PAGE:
If I’ve learned one thing in 25 years of workshop facilitation, it’s the importance of…
What do you want out of collaborative time? Has your team ever discussed the best way to use that time? One method for understanding each other’s wants and needs is to explore four overall styles that describe different ways that teachers
- Value forms of data
- Benefit from support
While all of us can flex, and benefit from learning in different ways, collaboration is more effective for everyone if no one is constantly left out.
These styles are described in detail in handouts 4.2 to 4.5, available at the Solution Tree site for my book Creating a Coaching Culture for Professional Learning Communities.
Teachers who prefer Pragmatic PLCs expect to walk away from team time with tools and strategies they can use immediately. And, if it requires a significant departure from their own style, they learn best by watching a video clip or observing a classroom similar to their own. Their desire to work with proven curriculum and strategies is sometimes misinterpreted as lack of initiative or even as resistance to change. However, one teacher’s comment—“I will not experiment on my students!”—clarifies their perspective. Real-time results, not theories or data that they deem irrelevant, motivate them to change. When they witness a tool or strategy working, these teachers are often the first to innovate by finding multiple ways to implement it in their classrooms.
Teachers who prefer Supportive PLCs thrive on modeling, co-planning, and co-teaching. They learn best when working with experienced colleagues and value group time spent planning each step of a lesson or how to use a specific strategy. One middle school teacher asked her PLC team for launch activities that would add more structure to the first five minutes of her classes. She thanked a colleague who brought directions for her favorite technique and then asked, “Any chance you could join me as I try it? And if you have time, could we discuss the adjustments I’d need to make for my English Language Learner (ELL) students?” While Supportive PLC teachers understand the importance of common assessments, they may also advocate for measures of children’s growth in their desire to learn and in their ability to work well together. Specific populations, such ELL students, are often their focus.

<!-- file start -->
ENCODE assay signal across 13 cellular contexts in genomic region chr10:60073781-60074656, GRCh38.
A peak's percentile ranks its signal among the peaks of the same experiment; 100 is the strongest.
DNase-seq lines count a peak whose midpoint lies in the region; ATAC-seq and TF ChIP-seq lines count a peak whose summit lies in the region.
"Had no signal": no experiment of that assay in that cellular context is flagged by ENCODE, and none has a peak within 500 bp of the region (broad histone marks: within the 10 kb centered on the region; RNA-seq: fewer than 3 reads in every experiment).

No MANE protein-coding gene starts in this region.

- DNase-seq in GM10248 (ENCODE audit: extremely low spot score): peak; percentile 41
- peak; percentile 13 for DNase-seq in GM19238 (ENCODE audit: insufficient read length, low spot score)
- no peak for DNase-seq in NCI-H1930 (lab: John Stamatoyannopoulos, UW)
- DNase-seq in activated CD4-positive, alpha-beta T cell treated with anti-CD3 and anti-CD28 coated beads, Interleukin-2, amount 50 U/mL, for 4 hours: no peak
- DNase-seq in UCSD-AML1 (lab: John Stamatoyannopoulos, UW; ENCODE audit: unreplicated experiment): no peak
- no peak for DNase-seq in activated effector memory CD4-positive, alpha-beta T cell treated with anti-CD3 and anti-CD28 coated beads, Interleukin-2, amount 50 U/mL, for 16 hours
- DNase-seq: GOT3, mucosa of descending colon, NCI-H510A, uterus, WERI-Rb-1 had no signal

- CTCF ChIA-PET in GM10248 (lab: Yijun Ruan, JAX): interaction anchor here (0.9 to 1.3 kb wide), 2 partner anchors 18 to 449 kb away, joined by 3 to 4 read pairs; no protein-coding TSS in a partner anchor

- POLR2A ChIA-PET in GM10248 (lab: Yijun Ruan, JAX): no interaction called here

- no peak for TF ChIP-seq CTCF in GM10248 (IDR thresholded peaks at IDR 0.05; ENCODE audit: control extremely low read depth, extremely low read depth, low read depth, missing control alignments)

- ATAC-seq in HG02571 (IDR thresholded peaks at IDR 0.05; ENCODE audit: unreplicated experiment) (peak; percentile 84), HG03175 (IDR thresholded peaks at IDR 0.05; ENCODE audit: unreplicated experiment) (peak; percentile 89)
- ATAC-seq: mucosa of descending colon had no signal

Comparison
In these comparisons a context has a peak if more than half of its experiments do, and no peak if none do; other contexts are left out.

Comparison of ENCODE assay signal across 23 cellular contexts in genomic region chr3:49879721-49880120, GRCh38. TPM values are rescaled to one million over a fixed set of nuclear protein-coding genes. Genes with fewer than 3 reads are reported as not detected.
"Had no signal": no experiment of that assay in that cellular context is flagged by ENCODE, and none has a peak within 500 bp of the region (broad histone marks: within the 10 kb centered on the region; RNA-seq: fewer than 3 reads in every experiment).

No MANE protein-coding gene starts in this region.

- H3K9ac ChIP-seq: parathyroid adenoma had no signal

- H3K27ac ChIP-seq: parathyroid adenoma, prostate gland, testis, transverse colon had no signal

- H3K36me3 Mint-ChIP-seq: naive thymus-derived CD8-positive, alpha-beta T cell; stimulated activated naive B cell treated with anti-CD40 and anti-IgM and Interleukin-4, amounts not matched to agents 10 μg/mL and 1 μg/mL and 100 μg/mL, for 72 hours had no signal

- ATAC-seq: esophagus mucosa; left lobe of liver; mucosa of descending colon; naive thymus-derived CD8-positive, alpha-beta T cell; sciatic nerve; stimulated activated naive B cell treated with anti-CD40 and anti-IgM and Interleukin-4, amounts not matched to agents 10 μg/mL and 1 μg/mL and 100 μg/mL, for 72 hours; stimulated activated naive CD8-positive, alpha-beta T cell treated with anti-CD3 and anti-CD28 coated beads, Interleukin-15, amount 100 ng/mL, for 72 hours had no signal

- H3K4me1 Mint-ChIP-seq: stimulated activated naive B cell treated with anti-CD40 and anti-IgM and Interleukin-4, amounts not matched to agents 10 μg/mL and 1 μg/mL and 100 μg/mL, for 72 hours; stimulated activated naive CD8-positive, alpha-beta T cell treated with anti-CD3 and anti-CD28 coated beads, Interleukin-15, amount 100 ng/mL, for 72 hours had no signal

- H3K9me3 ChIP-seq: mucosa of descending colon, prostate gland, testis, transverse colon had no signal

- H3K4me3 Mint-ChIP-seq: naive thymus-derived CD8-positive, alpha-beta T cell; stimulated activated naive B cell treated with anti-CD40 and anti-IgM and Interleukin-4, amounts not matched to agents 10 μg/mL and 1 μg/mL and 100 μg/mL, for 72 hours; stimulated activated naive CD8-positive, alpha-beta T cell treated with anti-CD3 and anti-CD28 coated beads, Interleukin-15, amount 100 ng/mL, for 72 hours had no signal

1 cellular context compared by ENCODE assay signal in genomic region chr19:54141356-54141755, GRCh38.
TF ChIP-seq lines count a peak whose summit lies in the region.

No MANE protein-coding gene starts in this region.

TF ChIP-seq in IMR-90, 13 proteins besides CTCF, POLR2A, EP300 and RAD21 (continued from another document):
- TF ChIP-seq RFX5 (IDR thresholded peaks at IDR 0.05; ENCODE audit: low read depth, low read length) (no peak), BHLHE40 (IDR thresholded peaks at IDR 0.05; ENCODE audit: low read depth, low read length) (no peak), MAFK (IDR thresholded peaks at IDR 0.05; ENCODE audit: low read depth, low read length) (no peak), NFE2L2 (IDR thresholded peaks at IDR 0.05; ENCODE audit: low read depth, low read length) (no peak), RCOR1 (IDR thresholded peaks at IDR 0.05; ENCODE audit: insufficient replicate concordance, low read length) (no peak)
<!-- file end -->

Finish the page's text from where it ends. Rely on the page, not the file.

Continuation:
Teachers who prefer Collegial PLCs often enjoy developing or trying new strategies, but resist uniform implementation. They encourage their students to express individuality and chafe when professional development doesn’t allow teachers the same opportunities. If a PLC member introduces, for example, a station-based learning strategy, Collegial PLC teachers prefer brainstorming different ways to use it or having freedom to alter stations someone else planned. Or, instead of every PLC member implementing an identical intervention strategy, they may advocate for clear goals or outcomes, with choices for how each teacher reaches them. They’re often most interested in data that includes student voices. Although they value objective assessment data, they also need information about student growth as lifelong learners.
Teachers who prefer Intellectual PLCs look for well-reasoned theories and models, expert knowledge, or research. They usually emphasize developing student thinking over memorizing right answers and thus may critique flaws in design, timing, or alignment of common assessments. They’ve often developed a mental model for how students learn and measure each new suggestion against it, usually through raising multiple questions.
Which style incorporates the most of who you are? Consider sharing the styles with other members of your PLC. Might you adjust how you work together to better meet everyone’s needs?